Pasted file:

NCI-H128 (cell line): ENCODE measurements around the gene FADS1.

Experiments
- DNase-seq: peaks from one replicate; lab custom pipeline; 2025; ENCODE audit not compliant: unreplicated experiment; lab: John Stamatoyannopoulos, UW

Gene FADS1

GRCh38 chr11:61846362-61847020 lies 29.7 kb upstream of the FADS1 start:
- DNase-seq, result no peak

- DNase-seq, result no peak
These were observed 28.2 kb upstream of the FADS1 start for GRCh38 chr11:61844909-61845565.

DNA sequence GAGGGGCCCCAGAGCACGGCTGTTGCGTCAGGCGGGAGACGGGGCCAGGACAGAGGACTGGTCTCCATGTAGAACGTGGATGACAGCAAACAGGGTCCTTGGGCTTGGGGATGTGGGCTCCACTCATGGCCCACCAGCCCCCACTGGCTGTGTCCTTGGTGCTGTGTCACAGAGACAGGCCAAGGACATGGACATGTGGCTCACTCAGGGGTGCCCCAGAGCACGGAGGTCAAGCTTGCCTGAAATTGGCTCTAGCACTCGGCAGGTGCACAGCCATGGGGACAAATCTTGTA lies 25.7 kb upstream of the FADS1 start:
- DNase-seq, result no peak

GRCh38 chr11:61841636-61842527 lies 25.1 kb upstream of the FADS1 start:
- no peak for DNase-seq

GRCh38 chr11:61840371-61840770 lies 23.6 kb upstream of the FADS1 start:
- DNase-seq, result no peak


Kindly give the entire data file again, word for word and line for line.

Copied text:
NCI-H128 (cell line): ENCODE measurements around the gene FADS1.

Experiments
- DNase-seq: peaks from one replicate; lab custom pipeline; 2025; ENCODE audit not compliant: unreplicated experiment; lab: John Stamatoyannopoulos, UW

Gene FADS1

GRCh38 chr11:61846362-61847020 lies 29.7 kb upstream of the FADS1 start:
- DNase-seq, result no peak

- DNase-seq, result no peak
These were observed 28.2 kb upstream of the FADS1 start for GRCh38 chr11:61844909-61845565.

DNA sequence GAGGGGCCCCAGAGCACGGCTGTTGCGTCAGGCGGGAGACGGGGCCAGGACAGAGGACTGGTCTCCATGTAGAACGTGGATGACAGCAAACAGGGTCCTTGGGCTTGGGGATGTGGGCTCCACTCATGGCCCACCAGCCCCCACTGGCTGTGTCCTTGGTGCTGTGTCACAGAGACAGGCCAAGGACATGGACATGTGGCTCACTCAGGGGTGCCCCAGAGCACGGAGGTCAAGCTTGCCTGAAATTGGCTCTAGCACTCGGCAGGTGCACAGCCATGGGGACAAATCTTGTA lies 25.7 kb upstream of the FADS1 start:
- DNase-seq, result no peak

GRCh38 chr11:61841636-61842527 lies 25.1 kb upstream of the FADS1 start:
- no peak for DNase-seq

GRCh38 chr11:61840371-61840770 lies 23.6 kb upstream of the FADS1 start:
- DNase-seq, result no peak